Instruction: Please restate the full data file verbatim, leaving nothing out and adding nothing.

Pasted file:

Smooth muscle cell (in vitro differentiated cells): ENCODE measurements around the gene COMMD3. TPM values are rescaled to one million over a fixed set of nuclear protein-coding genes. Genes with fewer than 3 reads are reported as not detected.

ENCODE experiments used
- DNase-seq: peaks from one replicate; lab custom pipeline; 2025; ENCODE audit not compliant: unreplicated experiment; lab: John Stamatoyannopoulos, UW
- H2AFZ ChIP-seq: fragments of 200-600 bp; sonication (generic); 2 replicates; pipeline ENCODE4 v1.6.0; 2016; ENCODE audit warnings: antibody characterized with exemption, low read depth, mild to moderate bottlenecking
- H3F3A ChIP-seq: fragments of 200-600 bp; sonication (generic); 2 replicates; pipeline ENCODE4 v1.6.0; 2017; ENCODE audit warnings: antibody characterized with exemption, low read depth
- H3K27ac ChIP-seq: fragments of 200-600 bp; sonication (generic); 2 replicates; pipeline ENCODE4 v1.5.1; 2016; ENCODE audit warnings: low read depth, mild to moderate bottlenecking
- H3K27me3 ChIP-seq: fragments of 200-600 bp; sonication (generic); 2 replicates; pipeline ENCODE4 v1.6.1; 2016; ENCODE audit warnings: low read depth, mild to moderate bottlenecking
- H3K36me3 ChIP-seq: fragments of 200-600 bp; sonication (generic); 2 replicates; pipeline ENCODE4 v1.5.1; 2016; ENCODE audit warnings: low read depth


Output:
Smooth muscle cell (in vitro differentiated cells): ENCODE measurements around the gene COMMD3. TPM values are rescaled to one million over a fixed set of nuclear protein-coding genes. Genes with fewer than 3 reads are reported as not detected.

ENCODE experiments used
- DNase-seq: peaks from one replicate; lab custom pipeline; 2025; ENCODE audit not compliant: unreplicated experiment; lab: John Stamatoyannopoulos, UW
- H2AFZ ChIP-seq: fragments of 200-600 bp; sonication (generic); 2 replicates; pipeline ENCODE4 v1.6.0; 2016; ENCODE audit warnings: antibody characterized with exemption, low read depth, mild to moderate bottlenecking
- H3F3A ChIP-seq: fragments of 200-600 bp; sonication (generic); 2 replicates; pipeline ENCODE4 v1.6.0; 2017; ENCODE audit warnings: antibody characterized with exemption, low read depth
- H3K27ac ChIP-seq: fragments of 200-600 bp; sonication (generic); 2 replicates; pipeline ENCODE4 v1.5.1; 2016; ENCODE audit warnings: low read depth, mild to moderate bottlenecking
- H3K27me3 ChIP-seq: fragments of 200-600 bp; sonication (generic); 2 replicates; pipeline ENCODE4 v1.6.1; 2016; ENCODE audit warnings: low read depth, mild to moderate bottlenecking
- H3K36me3 ChIP-seq: fragments of 200-600 bp; sonication (generic); 2 replicates; pipeline ENCODE4 v1.5.1; 2016; ENCODE audit warnings: low read depth